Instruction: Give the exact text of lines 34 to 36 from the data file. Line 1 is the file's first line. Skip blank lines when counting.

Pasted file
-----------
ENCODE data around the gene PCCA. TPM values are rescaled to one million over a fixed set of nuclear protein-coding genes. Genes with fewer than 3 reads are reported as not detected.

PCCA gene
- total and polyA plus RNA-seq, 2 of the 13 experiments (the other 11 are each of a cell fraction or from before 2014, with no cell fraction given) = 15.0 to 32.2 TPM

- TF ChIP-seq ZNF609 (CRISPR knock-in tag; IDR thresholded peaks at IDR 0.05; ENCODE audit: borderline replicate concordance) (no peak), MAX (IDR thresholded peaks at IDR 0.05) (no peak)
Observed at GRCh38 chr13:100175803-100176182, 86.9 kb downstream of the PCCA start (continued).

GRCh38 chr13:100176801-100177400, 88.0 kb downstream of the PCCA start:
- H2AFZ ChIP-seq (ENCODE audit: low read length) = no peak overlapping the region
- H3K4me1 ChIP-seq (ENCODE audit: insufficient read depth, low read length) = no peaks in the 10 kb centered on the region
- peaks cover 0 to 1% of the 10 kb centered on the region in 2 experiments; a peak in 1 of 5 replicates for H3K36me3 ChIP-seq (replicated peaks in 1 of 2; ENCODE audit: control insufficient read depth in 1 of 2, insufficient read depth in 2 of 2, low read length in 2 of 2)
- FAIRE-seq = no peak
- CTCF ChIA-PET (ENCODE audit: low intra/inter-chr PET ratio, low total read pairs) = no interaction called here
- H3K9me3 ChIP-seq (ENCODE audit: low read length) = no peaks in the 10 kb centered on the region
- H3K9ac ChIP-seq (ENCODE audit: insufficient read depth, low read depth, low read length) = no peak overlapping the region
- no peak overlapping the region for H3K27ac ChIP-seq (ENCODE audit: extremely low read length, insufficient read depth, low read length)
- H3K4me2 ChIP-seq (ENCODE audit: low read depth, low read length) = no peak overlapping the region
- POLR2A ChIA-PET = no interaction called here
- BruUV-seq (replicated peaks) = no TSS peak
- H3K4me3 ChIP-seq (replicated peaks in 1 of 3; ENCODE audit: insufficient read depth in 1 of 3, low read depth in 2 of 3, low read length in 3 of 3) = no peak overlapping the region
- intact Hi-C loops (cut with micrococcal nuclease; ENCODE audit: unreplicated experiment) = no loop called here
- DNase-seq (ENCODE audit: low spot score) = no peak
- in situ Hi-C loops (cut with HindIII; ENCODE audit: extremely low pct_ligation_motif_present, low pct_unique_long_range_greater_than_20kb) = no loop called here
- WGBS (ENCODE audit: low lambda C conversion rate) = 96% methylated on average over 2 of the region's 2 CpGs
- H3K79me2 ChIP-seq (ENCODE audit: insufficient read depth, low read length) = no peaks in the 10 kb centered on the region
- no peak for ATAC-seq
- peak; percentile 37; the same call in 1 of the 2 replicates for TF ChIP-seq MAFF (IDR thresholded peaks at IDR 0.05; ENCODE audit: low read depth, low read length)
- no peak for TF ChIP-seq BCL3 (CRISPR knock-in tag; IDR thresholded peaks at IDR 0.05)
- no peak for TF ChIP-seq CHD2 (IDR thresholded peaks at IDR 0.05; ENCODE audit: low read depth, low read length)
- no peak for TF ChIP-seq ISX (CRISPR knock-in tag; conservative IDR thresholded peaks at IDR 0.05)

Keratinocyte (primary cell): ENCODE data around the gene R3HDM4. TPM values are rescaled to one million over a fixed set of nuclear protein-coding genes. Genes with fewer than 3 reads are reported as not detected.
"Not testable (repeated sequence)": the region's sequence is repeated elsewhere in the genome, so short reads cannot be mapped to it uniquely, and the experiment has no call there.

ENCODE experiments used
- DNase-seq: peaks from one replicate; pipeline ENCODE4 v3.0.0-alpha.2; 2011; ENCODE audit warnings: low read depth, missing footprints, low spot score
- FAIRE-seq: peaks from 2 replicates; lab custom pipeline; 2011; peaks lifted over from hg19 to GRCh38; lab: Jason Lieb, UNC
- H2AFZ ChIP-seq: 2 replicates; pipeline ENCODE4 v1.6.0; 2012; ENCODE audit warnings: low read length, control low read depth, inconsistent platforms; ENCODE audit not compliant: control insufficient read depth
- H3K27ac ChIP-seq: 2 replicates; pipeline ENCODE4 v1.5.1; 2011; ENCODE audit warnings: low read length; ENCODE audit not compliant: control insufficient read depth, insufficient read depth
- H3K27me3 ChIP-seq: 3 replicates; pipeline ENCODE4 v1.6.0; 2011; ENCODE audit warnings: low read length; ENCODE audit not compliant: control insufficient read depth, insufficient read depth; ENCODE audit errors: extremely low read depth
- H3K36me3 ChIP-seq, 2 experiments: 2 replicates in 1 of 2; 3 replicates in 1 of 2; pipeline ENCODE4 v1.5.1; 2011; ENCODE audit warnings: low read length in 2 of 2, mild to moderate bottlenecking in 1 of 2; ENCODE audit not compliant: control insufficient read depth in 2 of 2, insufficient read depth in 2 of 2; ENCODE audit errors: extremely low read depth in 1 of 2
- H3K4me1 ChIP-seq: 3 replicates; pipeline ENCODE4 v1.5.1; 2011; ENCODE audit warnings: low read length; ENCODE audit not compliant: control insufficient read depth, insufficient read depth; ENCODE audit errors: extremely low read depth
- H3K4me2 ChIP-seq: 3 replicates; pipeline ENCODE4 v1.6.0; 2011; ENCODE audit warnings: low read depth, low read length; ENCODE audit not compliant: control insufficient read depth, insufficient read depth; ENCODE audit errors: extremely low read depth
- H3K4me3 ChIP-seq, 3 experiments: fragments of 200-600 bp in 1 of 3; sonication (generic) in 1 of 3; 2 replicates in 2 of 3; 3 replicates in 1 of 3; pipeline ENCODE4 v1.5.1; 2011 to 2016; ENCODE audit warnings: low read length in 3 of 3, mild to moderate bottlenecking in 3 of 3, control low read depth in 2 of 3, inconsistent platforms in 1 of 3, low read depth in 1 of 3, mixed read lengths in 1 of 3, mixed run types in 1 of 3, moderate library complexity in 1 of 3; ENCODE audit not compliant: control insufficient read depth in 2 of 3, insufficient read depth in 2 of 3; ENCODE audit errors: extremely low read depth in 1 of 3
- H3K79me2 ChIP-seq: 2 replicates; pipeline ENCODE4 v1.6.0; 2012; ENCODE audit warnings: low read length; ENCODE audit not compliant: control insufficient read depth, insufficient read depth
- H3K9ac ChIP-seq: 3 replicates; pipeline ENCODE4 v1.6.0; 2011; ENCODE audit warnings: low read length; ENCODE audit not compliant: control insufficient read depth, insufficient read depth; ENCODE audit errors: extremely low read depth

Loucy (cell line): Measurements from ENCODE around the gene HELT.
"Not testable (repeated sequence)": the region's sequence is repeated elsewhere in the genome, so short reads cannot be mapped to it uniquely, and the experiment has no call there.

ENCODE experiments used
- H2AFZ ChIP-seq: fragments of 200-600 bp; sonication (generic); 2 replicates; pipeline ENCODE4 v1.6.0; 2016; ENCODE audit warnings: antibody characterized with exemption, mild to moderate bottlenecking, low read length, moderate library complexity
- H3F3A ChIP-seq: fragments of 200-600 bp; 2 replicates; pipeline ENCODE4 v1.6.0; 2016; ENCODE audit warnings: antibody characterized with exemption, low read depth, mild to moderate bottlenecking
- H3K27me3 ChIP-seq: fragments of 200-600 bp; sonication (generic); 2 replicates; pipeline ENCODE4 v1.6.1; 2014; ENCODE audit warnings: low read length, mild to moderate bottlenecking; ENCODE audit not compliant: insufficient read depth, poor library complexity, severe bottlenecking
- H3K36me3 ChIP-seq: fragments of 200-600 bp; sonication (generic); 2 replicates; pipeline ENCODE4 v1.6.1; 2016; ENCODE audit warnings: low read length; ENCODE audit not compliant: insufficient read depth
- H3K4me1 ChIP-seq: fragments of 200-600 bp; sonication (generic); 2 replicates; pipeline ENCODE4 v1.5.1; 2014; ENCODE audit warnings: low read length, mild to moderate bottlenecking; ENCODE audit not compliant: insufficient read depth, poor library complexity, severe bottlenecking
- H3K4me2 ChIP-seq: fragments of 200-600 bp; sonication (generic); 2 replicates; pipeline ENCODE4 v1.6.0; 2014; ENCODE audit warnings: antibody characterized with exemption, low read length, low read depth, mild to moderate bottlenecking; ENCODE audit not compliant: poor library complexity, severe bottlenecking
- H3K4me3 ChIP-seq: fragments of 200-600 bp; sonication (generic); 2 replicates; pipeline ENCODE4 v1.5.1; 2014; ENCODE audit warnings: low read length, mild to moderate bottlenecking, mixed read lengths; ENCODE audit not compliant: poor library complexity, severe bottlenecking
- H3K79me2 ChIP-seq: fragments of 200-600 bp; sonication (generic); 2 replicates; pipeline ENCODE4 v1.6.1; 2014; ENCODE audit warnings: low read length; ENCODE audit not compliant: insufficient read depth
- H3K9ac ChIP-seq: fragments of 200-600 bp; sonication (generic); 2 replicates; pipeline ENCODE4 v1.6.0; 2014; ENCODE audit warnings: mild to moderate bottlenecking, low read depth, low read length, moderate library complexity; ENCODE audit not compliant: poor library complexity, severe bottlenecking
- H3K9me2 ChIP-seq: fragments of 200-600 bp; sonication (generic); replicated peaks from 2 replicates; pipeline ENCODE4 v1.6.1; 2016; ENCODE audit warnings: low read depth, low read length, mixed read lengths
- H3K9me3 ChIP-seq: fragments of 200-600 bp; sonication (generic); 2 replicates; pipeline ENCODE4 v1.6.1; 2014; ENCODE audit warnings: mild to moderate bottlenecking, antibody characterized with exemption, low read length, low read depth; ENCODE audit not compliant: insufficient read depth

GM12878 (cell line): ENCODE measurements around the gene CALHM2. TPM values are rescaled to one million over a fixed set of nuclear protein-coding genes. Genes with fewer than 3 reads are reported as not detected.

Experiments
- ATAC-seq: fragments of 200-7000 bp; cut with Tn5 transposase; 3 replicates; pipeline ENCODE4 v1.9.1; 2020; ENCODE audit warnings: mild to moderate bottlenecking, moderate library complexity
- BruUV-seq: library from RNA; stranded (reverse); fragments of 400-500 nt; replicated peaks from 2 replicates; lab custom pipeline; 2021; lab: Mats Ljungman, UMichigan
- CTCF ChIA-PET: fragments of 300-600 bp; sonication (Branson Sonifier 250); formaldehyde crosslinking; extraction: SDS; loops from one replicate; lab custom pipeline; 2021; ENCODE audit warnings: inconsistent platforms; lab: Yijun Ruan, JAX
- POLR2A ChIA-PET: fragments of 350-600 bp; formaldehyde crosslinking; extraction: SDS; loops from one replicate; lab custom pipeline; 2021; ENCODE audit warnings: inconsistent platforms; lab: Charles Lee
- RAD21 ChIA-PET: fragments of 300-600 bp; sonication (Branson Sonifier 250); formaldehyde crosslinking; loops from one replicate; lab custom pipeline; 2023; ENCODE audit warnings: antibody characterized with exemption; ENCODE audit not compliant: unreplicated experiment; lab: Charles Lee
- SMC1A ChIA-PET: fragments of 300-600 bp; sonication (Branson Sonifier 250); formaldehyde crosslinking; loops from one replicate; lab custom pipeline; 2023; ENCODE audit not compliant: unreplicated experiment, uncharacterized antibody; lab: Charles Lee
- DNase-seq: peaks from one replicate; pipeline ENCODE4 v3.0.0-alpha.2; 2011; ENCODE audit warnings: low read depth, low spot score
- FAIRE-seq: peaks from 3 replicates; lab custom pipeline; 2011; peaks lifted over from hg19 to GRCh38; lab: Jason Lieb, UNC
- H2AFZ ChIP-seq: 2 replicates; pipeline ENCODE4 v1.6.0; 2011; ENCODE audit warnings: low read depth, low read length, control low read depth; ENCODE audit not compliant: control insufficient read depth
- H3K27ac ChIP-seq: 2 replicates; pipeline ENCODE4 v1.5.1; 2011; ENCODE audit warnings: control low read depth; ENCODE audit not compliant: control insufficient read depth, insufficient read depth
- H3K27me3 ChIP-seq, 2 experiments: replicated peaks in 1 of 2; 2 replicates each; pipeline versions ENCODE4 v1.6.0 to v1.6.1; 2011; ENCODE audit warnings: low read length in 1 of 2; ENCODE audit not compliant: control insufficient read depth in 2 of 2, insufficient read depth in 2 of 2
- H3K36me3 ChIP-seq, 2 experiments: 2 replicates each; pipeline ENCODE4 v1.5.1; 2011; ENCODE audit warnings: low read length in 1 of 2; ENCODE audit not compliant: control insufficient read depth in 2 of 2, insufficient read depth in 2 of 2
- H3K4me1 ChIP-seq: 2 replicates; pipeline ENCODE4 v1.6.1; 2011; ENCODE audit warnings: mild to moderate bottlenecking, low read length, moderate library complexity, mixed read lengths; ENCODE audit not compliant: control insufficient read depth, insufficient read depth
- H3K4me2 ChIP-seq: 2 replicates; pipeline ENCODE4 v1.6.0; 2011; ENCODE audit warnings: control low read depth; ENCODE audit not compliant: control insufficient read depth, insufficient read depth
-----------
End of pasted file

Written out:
- H2AFZ ChIP-seq: 2 replicates; pipeline ENCODE4 v1.6.0; 2012; ENCODE audit warnings: low read length, control low read depth, inconsistent platforms; ENCODE audit not compliant: control insufficient read depth
- H3K27ac ChIP-seq: 2 replicates; pipeline ENCODE4 v1.5.1; 2011; ENCODE audit warnings: low read length; ENCODE audit not compliant: control insufficient read depth, insufficient read depth
- H3K27me3 ChIP-seq: 3 replicates; pipeline ENCODE4 v1.6.0; 2011; ENCODE audit warnings: low read length; ENCODE audit not compliant: control insufficient read depth, insufficient read depth; ENCODE audit errors: extremely low read depth